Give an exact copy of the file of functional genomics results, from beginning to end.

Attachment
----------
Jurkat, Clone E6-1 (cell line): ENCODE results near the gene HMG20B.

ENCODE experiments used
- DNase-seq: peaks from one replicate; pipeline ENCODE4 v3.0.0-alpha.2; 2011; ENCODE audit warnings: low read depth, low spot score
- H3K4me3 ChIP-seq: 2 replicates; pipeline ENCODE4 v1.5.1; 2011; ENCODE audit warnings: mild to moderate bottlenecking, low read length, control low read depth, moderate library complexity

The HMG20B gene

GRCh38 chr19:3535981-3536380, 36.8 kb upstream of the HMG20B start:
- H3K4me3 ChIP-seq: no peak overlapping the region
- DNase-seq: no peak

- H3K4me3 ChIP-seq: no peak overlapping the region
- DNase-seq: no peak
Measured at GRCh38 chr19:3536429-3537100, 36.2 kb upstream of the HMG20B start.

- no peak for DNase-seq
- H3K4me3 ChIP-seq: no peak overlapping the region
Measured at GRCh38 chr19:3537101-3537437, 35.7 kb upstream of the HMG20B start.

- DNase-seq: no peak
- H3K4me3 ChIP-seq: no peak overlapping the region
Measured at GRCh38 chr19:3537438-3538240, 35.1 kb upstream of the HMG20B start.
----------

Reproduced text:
Jurkat, Clone E6-1 (cell line): ENCODE results near the gene HMG20B.

ENCODE experiments used
- DNase-seq: peaks from one replicate; pipeline ENCODE4 v3.0.0-alpha.2; 2011; ENCODE audit warnings: low read depth, low spot score
- H3K4me3 ChIP-seq: 2 replicates; pipeline ENCODE4 v1.5.1; 2011; ENCODE audit warnings: mild to moderate bottlenecking, low read length, control low read depth, moderate library complexity

The HMG20B gene

GRCh38 chr19:3535981-3536380, 36.8 kb upstream of the HMG20B start:
- H3K4me3 ChIP-seq: no peak overlapping the region
- DNase-seq: no peak

- H3K4me3 ChIP-seq: no peak overlapping the region
- DNase-seq: no peak
Measured at GRCh38 chr19:3536429-3537100, 36.2 kb upstream of the HMG20B start.

- no peak for DNase-seq
- H3K4me3 ChIP-seq: no peak overlapping the region
Measured at GRCh38 chr19:3537101-3537437, 35.7 kb upstream of the HMG20B start.

- DNase-seq: no peak
- H3K4me3 ChIP-seq: no peak overlapping the region
Measured at GRCh38 chr19:3537438-3538240, 35.1 kb upstream of the HMG20B start.